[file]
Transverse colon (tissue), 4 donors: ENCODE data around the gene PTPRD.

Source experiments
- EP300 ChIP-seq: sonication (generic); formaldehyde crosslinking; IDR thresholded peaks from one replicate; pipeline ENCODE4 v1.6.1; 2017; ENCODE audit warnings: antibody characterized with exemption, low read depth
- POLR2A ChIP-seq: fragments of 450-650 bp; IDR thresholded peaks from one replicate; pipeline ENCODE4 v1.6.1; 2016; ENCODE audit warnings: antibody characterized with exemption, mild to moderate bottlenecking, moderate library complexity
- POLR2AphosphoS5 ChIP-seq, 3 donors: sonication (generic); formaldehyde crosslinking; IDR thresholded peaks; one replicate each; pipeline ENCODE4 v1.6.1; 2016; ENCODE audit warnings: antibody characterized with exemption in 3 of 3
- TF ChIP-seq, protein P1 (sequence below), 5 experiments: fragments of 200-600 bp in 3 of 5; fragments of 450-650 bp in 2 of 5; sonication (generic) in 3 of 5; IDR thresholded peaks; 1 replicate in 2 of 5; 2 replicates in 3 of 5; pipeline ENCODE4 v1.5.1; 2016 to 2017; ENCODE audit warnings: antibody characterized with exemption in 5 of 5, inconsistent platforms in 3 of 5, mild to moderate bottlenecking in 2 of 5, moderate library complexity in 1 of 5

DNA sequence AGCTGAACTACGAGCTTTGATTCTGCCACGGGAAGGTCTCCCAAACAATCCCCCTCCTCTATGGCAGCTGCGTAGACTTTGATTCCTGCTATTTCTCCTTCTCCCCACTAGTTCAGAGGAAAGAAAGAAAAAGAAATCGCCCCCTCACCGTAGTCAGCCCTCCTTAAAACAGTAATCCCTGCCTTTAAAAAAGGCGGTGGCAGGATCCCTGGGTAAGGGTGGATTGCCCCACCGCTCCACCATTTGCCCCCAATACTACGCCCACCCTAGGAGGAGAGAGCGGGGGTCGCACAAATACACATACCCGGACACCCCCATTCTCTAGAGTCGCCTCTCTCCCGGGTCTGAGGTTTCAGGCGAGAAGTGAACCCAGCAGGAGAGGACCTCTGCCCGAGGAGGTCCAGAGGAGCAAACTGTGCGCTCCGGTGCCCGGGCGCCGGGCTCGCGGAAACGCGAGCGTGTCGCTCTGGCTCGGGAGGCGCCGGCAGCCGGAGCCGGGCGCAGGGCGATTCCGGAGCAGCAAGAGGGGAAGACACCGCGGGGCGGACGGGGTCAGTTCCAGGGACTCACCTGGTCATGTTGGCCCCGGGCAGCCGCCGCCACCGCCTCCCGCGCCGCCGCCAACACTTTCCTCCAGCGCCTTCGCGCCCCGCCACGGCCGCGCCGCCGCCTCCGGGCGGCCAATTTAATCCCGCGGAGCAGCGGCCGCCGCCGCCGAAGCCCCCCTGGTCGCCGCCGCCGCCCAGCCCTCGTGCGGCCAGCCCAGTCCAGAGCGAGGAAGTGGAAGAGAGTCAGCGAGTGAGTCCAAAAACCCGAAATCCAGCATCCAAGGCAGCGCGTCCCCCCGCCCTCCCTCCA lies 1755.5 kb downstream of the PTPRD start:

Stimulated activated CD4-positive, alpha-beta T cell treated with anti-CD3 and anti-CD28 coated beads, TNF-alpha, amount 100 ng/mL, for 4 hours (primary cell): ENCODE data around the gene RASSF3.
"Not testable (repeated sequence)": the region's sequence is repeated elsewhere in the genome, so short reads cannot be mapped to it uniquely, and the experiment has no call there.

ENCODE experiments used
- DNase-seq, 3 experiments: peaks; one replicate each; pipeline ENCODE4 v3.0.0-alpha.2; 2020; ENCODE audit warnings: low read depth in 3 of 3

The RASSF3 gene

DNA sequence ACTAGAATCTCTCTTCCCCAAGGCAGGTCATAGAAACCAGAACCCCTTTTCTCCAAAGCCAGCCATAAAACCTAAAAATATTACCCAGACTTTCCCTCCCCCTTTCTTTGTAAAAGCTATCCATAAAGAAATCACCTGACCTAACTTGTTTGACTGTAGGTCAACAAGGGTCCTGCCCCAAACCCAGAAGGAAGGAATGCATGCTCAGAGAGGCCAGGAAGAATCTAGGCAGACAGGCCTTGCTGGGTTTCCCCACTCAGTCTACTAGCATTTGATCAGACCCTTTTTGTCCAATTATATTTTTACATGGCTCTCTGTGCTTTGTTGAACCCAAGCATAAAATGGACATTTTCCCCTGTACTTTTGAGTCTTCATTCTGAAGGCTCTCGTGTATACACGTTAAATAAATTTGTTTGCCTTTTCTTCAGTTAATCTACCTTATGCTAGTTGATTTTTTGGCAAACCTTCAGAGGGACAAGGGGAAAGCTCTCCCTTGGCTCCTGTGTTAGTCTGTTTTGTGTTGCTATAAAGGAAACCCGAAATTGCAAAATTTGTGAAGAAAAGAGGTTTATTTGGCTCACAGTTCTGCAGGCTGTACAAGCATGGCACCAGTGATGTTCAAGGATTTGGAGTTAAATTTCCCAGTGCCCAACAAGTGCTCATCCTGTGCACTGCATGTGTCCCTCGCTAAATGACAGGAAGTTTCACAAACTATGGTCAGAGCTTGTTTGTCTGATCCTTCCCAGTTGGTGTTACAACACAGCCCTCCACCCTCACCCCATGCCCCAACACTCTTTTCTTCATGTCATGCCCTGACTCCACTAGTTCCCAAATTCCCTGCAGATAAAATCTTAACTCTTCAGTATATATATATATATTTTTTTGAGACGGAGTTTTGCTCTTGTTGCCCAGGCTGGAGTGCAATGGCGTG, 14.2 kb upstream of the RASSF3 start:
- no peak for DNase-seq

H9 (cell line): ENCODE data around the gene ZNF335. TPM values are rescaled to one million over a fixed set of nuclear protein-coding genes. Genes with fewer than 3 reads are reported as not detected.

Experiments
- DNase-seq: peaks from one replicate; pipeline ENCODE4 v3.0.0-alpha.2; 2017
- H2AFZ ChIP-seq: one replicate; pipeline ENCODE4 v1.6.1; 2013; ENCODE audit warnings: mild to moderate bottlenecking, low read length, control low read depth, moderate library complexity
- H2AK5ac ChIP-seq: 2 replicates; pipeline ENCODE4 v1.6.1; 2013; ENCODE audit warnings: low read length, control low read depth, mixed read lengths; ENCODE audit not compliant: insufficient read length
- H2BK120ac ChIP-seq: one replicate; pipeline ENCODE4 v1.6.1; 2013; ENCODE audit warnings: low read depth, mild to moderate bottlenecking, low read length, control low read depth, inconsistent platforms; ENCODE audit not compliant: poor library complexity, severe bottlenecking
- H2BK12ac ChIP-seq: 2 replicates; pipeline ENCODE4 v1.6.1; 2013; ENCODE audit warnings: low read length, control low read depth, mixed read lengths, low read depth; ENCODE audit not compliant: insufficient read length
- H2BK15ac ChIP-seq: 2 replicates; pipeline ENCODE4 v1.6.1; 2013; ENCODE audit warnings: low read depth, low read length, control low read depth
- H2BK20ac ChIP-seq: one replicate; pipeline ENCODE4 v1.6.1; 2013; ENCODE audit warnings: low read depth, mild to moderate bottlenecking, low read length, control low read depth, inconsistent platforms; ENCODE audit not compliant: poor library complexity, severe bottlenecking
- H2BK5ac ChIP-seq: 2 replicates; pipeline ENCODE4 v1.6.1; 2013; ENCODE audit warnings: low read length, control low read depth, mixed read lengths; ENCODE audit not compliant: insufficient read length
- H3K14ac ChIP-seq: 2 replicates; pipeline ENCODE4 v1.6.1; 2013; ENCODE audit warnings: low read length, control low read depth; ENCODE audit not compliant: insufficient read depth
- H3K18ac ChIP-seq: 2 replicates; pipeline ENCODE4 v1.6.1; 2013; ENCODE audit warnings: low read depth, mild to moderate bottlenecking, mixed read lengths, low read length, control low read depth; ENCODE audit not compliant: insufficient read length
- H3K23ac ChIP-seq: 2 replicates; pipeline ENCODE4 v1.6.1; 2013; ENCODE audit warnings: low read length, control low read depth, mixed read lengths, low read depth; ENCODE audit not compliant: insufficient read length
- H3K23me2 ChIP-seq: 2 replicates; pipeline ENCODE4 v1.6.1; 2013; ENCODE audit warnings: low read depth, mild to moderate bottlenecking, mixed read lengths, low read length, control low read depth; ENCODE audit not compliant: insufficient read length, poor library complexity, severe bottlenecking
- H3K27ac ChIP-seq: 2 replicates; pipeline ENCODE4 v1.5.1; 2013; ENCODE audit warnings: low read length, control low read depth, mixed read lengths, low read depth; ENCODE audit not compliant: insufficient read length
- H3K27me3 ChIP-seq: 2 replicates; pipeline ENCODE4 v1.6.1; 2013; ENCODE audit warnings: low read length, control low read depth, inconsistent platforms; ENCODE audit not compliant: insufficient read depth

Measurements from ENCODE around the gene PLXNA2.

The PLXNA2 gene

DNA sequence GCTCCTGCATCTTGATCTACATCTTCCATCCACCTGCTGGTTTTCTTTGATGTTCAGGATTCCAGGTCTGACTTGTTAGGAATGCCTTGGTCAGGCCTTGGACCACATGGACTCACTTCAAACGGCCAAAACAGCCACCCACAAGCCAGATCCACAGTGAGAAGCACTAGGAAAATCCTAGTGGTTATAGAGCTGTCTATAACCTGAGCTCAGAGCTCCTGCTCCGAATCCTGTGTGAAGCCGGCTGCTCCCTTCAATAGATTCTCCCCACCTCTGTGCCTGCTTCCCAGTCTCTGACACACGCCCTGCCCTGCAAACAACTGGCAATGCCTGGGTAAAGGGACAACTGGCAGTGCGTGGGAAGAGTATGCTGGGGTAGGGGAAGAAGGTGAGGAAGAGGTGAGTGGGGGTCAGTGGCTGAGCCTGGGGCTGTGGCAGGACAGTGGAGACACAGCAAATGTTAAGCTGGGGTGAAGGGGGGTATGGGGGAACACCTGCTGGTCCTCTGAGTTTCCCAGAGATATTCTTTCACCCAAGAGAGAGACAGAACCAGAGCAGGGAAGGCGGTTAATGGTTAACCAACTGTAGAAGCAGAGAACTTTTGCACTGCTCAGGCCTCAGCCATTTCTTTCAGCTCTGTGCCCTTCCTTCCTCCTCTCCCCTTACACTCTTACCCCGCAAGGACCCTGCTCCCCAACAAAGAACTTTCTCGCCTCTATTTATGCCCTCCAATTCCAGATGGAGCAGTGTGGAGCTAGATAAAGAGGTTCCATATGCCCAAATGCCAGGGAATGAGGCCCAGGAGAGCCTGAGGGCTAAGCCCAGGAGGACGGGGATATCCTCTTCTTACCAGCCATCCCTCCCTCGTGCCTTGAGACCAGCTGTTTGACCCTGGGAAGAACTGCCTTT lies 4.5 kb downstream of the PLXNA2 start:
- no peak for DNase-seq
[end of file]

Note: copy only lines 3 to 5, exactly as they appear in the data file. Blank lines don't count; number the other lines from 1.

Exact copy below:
- EP300 ChIP-seq: sonication (generic); formaldehyde crosslinking; IDR thresholded peaks from one replicate; pipeline ENCODE4 v1.6.1; 2017; ENCODE audit warnings: antibody characterized with exemption, low read depth
- POLR2A ChIP-seq: fragments of 450-650 bp; IDR thresholded peaks from one replicate; pipeline ENCODE4 v1.6.1; 2016; ENCODE audit warnings: antibody characterized with exemption, mild to moderate bottlenecking, moderate library complexity
- POLR2AphosphoS5 ChIP-seq, 3 donors: sonication (generic); formaldehyde crosslinking; IDR thresholded peaks; one replicate each; pipeline ENCODE4 v1.6.1; 2016; ENCODE audit warnings: antibody characterized with exemption in 3 of 3